Cutting multilayered athletic tackle twill lettering?

I run a small but growing shop that cuts multi layered tackle twill athletic lettering for sports jerseys.I am practicing on a friend’s glow Forge, and I am wondering if there is anyone else here who is using a machine like this in a semi- production environment? My experiments have worked, but I’m finding that the cutting goes rather slowly compared to the old-fashioned knife-based cutters that I am accustomed to using. Is there a discussion forum thread or anyone else doing this that I could chat with to determine what the best machine to purchase would be? I’d hate to make a big mistake. I’ve done some searching through the forms here, I have not found very much on this topic. Thank you in advance.

Slow is relative. Do you know what settings you’re using?

I’m not familiar with the material you mentioned but generally I find that lighter fabrics cut very quickly.


There are those who use the machine in a semi-production environment, but it really is a hobby class machine. I would think for your uses, you might want something a bit more robust. This, of course, isn’t the best place to research other options. :slight_smile:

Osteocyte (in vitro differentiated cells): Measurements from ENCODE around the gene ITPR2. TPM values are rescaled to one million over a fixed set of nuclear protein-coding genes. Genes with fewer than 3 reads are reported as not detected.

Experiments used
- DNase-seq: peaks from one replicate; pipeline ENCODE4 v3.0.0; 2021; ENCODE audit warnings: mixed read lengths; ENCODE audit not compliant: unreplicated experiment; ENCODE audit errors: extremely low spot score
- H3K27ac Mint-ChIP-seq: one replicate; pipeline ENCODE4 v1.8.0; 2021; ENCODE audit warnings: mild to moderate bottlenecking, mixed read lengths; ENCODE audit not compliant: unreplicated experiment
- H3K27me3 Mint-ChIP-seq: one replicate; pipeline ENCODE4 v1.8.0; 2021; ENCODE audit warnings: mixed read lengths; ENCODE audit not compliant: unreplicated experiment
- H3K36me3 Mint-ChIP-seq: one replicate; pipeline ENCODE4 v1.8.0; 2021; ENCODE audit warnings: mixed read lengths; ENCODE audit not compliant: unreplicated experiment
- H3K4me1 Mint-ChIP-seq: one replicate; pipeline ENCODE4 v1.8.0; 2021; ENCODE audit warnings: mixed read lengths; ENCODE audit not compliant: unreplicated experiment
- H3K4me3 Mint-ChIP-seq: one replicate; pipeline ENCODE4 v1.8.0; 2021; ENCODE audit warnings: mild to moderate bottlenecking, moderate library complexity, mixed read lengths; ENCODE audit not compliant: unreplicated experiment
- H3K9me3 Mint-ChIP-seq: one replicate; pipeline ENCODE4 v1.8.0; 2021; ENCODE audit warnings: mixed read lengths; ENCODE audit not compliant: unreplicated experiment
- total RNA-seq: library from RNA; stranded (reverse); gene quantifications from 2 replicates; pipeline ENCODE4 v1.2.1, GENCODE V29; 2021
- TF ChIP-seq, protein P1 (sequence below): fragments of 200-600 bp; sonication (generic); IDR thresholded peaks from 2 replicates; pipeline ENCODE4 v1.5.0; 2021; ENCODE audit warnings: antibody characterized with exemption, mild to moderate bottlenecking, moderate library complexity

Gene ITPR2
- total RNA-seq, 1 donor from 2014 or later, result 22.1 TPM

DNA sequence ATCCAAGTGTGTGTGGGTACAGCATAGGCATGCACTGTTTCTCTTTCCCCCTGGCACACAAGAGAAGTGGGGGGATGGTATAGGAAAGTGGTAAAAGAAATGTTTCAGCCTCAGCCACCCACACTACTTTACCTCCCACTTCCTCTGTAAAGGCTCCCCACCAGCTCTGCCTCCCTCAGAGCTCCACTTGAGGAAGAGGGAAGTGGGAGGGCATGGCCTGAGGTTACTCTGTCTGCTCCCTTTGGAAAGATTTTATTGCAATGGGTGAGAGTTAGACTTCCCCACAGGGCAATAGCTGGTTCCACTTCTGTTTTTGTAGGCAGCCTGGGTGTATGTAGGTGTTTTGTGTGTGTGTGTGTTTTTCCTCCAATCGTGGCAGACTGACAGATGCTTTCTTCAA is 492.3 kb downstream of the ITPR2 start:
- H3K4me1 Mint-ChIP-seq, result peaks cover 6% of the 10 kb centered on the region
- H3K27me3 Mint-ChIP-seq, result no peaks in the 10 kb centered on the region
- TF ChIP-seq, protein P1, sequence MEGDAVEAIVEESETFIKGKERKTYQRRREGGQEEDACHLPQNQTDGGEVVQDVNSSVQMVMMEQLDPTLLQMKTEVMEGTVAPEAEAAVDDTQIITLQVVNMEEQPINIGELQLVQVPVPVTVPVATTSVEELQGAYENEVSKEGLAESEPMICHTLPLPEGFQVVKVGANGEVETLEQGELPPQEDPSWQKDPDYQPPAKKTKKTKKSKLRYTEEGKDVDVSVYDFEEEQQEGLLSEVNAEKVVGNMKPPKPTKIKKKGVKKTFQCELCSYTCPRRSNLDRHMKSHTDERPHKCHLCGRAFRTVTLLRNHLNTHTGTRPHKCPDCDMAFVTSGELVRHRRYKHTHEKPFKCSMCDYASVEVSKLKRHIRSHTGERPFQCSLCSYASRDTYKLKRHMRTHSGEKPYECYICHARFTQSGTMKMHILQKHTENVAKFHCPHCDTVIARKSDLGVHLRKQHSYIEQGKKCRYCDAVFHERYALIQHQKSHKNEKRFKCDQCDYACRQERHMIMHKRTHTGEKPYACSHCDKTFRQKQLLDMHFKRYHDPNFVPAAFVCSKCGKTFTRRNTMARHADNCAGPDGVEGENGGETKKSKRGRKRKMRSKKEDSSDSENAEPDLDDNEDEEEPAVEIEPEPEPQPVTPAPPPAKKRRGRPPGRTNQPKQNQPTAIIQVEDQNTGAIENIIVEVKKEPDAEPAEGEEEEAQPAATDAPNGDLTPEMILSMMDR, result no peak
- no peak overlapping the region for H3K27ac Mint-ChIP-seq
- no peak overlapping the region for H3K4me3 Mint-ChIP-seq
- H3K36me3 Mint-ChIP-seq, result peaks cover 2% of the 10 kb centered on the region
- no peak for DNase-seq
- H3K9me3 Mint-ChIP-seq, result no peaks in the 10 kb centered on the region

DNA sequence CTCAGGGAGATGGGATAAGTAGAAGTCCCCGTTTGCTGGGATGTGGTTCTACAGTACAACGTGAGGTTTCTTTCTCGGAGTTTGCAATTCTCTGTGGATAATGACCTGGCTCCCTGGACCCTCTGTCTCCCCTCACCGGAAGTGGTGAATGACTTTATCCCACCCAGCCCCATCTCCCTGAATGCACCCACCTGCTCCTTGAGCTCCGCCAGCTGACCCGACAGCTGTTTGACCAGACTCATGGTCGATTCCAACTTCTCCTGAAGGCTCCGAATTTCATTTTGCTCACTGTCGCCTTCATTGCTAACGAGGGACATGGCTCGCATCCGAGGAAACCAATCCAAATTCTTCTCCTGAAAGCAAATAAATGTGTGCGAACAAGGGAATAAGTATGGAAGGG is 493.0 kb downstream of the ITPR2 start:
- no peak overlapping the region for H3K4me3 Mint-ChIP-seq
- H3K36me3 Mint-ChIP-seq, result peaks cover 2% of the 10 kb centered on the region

If you want a GF, though, I’d get a Basic. It’s technically not as fast as a Pro, but you could buy two of them for ballpark similar cost and that might be the speediest option yet. (I have absolutely no idea what tackle twill is, though, so grain of salt)


Thank you for your reply. Tackle twill is the type of fabric that is used to put letters and numbers on the back of baseball and other sports jerseys. It’s a very tough but polyester cloth material. I also had the same opinion that this might be a “hobby class machine” it’s hard to test out lots of options because these things are not so common yet, the production machines advertised that do this sort of work are generally for larger shops., are floor standing in cost many times as much.

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Thank you for answering me. I guess my perception of speed is related to the knife based machines that I have been using, which operates like a pen plotter, except with a knife in place of the pen. When I used the glow Forge it seem to cut about half speed as that, I don’t have all the settings in front of me, and I am certain that I could learn to do it faster.

some stuff is best left to traditional cutting plotters.

One method that has worked for me (for simple designs) is to cut a template from wood, lay it on a folded up yard of cloth, and cut multiples at once with with a hand-held rotary fabric cutter.

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If you poke around on FB, you’ll find some laser groups that will be able to give you suggestions for something that’s faster but not $20K.

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